Taxi­men refuse to join na­tional bus strike

Weekend Post (South Africa) - - NEWS - Siyabonga Se­sant and Nom­ahlubi Jor­daan sesants@ti­soblack­star.co.za

NEL­SON Man­dela Bay com­muters can breathe a sigh of re­lief – there will be no na­tional pub­lic trans­port black­out.

Na­tional and lo­cal taxi as­so­ci­a­tions have re­jected a call by the South African Fed­er­a­tion of Trade Unions (Safta) to join in on the on-go­ing bus strike for a com­plete shut­down of pub­lic trans­port next week.

Bus driv­ers na­tion­wide have been on strike for more than two weeks in a bruis­ing bat­tle for higher pay.

As a re­sult, skir­mishes have bro­ken out at taxi ranks as des­per­ate com­muters scram­ble to get to work or school on time.

While In­te­grated Pub­lic Trans­port Sys­tems bus driv­ers are not part of the strike, the ser­vice has been put on ice un­til the strike is over.

“We know that com­muters are un­der a lot of se­vere pres­sure be­cause of the buses [not op­er­at­ing], so we can’t also be go­ing on strike,” said Al­goa Taxi As­so­ci­a­tion spokesman, Kevin van Aswe­gen.

“Un­der no cir­cum­stances are we strik­ing [be­cause] that’ll crip­ple the econ­omy, so we told them [Saftu] ‘no’.”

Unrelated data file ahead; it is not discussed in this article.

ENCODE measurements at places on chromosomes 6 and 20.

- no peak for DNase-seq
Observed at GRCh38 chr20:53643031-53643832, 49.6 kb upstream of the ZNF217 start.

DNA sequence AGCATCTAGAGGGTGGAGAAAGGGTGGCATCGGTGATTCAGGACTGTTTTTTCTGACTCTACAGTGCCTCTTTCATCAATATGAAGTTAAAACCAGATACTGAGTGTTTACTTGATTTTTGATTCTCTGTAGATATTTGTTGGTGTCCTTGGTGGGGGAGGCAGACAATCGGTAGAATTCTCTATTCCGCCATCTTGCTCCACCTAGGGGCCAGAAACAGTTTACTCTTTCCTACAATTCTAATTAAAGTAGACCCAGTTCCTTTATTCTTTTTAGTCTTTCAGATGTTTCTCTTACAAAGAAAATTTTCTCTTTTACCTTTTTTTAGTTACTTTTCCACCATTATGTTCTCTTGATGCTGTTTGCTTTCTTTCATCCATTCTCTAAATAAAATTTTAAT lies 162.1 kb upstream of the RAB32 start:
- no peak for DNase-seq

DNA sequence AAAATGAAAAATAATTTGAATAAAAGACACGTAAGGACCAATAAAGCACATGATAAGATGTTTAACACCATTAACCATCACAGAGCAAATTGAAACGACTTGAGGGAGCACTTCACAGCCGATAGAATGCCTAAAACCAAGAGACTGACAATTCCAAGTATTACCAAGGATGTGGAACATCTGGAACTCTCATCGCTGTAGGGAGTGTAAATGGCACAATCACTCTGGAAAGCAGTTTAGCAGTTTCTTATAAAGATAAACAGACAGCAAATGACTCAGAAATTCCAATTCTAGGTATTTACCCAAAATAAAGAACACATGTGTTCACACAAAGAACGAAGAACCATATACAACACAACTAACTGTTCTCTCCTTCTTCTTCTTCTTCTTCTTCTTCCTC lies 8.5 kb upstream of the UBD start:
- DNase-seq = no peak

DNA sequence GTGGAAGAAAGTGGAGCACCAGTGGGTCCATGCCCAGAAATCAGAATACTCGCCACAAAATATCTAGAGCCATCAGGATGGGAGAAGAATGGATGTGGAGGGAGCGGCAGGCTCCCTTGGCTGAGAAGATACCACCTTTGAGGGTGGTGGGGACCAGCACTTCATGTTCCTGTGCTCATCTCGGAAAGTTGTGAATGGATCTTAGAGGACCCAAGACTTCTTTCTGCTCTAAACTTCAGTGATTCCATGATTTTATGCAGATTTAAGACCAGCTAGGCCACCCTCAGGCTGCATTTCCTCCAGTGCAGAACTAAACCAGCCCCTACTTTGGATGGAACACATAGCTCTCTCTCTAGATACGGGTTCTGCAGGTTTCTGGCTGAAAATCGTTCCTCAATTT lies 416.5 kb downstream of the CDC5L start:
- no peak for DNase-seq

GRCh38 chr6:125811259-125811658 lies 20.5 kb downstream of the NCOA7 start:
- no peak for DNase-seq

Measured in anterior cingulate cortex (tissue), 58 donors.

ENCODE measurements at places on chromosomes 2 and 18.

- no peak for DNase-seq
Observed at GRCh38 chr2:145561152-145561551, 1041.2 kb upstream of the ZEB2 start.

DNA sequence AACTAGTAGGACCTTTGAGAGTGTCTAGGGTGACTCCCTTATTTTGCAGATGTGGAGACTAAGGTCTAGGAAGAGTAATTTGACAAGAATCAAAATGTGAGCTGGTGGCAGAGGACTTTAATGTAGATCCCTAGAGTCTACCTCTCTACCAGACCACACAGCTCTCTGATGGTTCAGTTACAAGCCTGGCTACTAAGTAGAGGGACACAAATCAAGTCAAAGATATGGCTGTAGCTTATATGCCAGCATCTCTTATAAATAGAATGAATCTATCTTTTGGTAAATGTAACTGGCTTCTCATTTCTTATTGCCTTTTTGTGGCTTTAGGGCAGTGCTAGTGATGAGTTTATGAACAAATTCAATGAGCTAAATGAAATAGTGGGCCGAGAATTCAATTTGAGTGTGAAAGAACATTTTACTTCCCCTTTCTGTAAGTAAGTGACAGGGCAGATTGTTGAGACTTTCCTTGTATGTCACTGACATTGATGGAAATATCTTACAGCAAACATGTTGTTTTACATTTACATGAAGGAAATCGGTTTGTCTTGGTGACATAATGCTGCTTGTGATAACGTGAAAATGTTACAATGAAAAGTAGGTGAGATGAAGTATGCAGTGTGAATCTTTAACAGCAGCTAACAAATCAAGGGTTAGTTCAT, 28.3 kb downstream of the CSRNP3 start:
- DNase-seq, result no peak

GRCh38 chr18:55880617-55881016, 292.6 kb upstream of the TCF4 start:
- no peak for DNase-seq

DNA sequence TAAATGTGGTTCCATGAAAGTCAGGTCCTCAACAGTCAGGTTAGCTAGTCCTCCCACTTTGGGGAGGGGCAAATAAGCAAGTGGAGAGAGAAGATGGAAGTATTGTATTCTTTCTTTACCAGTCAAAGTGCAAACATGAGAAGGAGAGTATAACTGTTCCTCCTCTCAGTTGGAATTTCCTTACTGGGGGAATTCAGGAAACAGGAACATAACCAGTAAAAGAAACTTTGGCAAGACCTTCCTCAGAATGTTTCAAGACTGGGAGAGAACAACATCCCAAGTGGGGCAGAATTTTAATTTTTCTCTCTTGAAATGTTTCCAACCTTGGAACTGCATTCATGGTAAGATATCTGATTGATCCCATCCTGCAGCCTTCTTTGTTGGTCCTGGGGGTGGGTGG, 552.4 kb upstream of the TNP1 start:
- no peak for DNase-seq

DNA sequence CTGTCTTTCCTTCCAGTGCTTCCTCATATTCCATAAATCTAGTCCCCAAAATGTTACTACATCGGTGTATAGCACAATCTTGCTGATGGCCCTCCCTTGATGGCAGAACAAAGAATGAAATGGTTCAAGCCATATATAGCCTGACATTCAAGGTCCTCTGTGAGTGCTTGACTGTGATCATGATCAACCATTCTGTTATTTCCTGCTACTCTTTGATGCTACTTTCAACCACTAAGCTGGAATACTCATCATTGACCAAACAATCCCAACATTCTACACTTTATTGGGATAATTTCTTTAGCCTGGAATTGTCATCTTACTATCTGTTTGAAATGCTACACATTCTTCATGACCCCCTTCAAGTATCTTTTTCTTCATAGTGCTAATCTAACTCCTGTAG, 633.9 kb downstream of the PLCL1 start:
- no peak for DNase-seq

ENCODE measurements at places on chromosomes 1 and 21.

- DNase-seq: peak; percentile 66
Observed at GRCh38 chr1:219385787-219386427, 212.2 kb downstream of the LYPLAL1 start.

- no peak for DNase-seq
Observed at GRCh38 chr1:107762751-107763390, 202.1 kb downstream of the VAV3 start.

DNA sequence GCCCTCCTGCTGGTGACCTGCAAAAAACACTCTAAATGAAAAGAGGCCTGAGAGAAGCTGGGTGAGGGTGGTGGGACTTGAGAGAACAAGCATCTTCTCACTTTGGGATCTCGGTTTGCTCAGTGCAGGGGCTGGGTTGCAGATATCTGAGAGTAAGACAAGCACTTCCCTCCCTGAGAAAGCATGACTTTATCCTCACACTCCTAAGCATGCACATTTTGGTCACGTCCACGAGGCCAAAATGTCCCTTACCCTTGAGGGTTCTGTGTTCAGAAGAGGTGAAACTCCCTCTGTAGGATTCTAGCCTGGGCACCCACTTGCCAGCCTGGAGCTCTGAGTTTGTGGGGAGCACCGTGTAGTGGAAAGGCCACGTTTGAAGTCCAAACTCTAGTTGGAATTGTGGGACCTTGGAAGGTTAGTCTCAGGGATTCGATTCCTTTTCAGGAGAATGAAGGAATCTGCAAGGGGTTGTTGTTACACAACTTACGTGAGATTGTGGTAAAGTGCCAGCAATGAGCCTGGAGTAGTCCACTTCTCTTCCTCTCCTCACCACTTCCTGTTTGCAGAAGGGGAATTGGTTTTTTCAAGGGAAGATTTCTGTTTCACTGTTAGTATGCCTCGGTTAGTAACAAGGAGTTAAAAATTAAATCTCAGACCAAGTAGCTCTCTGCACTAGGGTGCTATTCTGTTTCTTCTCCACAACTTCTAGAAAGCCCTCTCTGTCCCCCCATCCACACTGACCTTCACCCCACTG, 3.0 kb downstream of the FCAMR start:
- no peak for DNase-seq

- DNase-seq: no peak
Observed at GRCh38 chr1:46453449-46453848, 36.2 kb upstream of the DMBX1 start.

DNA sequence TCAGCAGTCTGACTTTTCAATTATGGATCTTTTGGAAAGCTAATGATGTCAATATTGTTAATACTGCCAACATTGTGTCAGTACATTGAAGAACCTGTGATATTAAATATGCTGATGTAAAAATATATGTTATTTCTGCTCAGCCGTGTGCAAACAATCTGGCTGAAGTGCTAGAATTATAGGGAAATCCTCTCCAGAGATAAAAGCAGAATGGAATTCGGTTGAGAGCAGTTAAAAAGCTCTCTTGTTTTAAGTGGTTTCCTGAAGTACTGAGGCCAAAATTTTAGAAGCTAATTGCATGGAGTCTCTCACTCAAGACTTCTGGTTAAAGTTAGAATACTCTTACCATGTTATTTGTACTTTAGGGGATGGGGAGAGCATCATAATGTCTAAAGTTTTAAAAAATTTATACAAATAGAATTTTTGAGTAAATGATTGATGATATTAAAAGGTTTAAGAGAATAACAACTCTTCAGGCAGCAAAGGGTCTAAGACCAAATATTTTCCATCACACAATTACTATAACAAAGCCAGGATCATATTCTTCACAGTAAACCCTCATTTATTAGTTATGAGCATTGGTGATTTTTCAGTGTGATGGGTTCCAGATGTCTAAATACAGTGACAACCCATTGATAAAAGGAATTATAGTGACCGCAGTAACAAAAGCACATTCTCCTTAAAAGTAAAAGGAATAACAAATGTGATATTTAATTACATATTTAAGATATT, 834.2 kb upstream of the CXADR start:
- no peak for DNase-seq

The Na­tional Taxi Al­liance (NTA) also showed Saftu the door.

“Their call is disin­gen­u­ous,” said NTA spokesman Theo Malele.

“We are not a rent-a-crowd. They must go look else­where.”

The South African Na­tional Taxi Coun­cil said they had not been in­vited to join the bus strike.

The bus driver unions have mean­while vowed to not back down on their de­mands.

Dane Du Plessis, man­ager at El Nino’s pizza in Walmer, said the bus strike had af­fected the busi­ness.

“It helps to have pri­vate trans­port be­cause then we know our staff are go­ing to be at work on time and that they ar­rive home safely.”

The unions on strike have promised fur­ther mass ac­tion at venues across the coun­try that are still be an­nounced.

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